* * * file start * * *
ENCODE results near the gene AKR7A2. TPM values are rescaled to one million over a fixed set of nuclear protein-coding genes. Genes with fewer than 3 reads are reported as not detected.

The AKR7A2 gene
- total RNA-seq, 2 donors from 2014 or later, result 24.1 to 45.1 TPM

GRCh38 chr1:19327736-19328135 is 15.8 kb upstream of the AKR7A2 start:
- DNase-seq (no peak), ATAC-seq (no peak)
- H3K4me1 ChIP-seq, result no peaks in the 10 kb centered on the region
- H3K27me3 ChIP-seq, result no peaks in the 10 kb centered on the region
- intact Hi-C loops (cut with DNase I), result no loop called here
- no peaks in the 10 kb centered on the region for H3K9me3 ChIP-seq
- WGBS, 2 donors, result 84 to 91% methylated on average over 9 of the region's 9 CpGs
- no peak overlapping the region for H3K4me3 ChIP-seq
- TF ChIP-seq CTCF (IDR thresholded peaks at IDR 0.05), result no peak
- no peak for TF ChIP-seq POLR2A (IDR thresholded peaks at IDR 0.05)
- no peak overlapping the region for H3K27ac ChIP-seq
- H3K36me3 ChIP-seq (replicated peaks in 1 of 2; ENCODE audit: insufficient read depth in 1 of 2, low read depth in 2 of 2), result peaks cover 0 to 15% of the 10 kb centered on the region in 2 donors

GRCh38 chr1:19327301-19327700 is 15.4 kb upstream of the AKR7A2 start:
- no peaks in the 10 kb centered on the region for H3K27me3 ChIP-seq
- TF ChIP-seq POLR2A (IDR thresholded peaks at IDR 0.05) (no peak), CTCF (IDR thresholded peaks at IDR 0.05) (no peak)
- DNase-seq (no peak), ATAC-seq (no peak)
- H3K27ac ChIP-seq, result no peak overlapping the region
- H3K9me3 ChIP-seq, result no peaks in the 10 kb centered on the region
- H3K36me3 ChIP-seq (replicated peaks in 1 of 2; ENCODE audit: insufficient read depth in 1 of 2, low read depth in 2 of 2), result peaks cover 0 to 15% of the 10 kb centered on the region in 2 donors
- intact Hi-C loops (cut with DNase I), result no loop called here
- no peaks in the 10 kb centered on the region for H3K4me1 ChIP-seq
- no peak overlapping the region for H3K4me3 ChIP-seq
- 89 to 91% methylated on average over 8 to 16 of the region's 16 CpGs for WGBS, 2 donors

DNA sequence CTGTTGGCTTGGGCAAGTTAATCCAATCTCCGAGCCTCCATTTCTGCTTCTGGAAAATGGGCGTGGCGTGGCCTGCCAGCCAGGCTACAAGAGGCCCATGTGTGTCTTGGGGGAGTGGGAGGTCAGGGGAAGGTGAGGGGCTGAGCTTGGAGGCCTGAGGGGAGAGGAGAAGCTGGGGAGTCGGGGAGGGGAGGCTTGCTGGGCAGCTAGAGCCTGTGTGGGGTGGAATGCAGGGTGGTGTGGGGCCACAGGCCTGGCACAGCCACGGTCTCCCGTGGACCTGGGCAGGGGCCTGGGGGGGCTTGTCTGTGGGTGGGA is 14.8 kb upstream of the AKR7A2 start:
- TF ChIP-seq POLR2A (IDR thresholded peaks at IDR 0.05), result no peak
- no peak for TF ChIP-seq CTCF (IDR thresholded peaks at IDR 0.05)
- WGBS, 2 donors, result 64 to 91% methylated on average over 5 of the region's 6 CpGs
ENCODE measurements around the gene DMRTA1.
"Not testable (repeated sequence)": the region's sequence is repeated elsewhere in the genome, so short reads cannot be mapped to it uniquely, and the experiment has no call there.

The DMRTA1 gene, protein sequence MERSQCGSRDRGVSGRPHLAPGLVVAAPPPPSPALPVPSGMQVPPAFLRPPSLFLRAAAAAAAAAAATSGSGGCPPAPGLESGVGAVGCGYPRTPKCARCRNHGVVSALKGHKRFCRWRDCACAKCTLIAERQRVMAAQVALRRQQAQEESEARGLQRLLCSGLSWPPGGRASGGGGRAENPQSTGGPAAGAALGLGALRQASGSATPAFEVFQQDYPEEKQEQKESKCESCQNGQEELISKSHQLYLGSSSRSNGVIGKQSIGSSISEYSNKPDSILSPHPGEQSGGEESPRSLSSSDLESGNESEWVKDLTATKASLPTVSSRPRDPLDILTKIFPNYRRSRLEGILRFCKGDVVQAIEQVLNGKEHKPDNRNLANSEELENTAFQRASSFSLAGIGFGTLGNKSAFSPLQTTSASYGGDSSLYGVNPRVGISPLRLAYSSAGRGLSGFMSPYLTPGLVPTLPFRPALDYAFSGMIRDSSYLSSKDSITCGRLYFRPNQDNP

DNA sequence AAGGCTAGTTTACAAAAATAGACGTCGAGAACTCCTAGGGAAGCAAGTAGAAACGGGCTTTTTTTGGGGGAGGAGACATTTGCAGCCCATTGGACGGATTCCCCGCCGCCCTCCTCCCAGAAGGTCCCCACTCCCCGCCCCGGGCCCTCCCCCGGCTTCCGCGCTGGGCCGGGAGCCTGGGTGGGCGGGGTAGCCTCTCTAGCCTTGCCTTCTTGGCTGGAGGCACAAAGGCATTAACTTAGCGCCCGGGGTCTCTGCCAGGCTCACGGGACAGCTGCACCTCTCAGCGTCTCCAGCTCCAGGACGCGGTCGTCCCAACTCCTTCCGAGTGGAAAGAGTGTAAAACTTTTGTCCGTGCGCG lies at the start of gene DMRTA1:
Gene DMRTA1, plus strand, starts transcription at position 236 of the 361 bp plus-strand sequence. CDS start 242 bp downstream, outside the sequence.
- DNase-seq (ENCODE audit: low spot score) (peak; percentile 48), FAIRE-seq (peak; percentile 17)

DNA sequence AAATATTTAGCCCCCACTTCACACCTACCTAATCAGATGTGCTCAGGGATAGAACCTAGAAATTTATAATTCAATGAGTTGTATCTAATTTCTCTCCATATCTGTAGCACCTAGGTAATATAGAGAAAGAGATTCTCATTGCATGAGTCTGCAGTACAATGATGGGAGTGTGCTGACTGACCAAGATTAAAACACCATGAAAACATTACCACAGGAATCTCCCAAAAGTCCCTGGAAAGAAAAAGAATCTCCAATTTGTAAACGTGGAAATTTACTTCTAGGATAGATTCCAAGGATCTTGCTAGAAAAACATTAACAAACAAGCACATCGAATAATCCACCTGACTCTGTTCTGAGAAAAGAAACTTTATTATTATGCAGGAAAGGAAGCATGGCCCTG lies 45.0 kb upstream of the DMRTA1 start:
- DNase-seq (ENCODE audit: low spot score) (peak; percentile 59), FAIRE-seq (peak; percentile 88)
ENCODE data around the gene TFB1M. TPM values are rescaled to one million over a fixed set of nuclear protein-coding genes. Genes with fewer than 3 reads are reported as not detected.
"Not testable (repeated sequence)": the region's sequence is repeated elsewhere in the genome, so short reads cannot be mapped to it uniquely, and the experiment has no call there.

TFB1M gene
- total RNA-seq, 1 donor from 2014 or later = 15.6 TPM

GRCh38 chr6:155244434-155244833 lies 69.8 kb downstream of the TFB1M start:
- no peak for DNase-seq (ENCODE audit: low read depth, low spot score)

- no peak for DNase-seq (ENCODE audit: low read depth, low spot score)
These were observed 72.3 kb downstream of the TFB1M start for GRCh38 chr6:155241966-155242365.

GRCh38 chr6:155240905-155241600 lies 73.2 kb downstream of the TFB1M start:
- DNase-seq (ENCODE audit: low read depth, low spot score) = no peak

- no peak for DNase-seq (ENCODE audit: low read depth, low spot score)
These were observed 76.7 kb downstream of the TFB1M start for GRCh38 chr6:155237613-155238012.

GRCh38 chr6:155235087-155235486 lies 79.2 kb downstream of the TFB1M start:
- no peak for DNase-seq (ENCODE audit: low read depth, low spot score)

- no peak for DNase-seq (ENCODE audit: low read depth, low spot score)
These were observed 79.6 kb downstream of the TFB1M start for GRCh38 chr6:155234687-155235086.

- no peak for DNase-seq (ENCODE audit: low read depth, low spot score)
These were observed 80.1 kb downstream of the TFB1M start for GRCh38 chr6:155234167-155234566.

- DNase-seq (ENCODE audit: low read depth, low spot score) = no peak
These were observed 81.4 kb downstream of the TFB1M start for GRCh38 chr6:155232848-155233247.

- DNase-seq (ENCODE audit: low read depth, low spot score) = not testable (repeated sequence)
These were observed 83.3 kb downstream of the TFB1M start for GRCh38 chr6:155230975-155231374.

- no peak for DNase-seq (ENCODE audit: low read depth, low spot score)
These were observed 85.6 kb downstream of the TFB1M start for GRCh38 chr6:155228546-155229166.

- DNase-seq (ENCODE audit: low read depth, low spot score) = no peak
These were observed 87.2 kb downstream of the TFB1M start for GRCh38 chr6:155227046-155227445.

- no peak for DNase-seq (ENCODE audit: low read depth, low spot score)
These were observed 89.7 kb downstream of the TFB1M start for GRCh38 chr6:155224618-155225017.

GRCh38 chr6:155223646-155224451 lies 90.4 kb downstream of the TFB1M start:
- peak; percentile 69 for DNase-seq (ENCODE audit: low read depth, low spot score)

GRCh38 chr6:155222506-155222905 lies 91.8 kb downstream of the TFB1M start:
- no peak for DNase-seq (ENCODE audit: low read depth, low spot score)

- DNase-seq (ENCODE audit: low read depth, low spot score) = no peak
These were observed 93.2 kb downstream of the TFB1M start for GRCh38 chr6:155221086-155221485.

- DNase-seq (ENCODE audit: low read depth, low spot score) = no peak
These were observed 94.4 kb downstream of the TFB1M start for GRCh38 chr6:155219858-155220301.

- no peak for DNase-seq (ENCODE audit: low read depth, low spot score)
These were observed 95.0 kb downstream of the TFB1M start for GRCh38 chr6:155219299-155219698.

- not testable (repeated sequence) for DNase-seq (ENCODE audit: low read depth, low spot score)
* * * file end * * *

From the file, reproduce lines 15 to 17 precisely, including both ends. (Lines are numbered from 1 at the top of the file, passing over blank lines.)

- H3K36me3 ChIP-seq (replicated peaks in 1 of 2; ENCODE audit: insufficient read depth in 1 of 2, low read depth in 2 of 2), result peaks cover 0 to 15% of the 10 kb centered on the region in 2 donors

GRCh38 chr1:19327301-19327700 is 15.4 kb upstream of the AKR7A2 start:
- no peaks in the 10 kb centered on the region for H3K27me3 ChIP-seq